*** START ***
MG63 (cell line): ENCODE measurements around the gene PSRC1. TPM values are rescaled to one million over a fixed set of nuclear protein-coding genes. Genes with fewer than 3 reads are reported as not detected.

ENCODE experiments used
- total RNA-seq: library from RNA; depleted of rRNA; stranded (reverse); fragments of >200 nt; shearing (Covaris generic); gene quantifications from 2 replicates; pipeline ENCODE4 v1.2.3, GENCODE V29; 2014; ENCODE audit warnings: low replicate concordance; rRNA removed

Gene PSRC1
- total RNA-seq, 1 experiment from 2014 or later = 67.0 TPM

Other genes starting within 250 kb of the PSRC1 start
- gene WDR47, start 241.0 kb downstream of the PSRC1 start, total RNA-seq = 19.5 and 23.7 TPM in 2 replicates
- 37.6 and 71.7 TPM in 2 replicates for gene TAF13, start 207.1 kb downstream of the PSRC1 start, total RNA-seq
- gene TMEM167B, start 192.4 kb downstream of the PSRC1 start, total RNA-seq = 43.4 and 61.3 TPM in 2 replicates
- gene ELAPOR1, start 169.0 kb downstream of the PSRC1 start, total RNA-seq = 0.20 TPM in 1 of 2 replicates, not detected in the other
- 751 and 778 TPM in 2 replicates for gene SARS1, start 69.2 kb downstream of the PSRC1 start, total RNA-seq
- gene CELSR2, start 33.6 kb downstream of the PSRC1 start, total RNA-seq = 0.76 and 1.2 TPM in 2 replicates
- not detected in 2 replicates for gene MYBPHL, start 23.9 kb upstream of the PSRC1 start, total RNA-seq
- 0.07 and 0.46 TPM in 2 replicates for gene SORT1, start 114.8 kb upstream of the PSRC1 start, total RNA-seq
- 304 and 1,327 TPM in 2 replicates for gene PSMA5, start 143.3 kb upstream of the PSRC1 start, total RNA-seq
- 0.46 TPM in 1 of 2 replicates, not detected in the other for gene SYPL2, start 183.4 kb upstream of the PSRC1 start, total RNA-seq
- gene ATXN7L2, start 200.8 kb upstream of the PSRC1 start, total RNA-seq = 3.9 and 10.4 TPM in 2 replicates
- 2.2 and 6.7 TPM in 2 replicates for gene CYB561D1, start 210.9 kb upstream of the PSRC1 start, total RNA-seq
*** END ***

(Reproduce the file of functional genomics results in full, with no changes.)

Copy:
MG63 (cell line): ENCODE measurements around the gene PSRC1. TPM values are rescaled to one million over a fixed set of nuclear protein-coding genes. Genes with fewer than 3 reads are reported as not detected.

ENCODE experiments used
- total RNA-seq: library from RNA; depleted of rRNA; stranded (reverse); fragments of >200 nt; shearing (Covaris generic); gene quantifications from 2 replicates; pipeline ENCODE4 v1.2.3, GENCODE V29; 2014; ENCODE audit warnings: low replicate concordance; rRNA removed

Gene PSRC1
- total RNA-seq, 1 experiment from 2014 or later = 67.0 TPM

Other genes starting within 250 kb of the PSRC1 start
- gene WDR47, start 241.0 kb downstream of the PSRC1 start, total RNA-seq = 19.5 and 23.7 TPM in 2 replicates
- 37.6 and 71.7 TPM in 2 replicates for gene TAF13, start 207.1 kb downstream of the PSRC1 start, total RNA-seq
- gene TMEM167B, start 192.4 kb downstream of the PSRC1 start, total RNA-seq = 43.4 and 61.3 TPM in 2 replicates
- gene ELAPOR1, start 169.0 kb downstream of the PSRC1 start, total RNA-seq = 0.20 TPM in 1 of 2 replicates, not detected in the other
- 751 and 778 TPM in 2 replicates for gene SARS1, start 69.2 kb downstream of the PSRC1 start, total RNA-seq
- gene CELSR2, start 33.6 kb downstream of the PSRC1 start, total RNA-seq = 0.76 and 1.2 TPM in 2 replicates
- not detected in 2 replicates for gene MYBPHL, start 23.9 kb upstream of the PSRC1 start, total RNA-seq
- 0.07 and 0.46 TPM in 2 replicates for gene SORT1, start 114.8 kb upstream of the PSRC1 start, total RNA-seq
- 304 and 1,327 TPM in 2 replicates for gene PSMA5, start 143.3 kb upstream of the PSRC1 start, total RNA-seq
- 0.46 TPM in 1 of 2 replicates, not detected in the other for gene SYPL2, start 183.4 kb upstream of the PSRC1 start, total RNA-seq
- gene ATXN7L2, start 200.8 kb upstream of the PSRC1 start, total RNA-seq = 3.9 and 10.4 TPM in 2 replicates
- 2.2 and 6.7 TPM in 2 replicates for gene CYB561D1, start 210.9 kb upstream of the PSRC1 start, total RNA-seq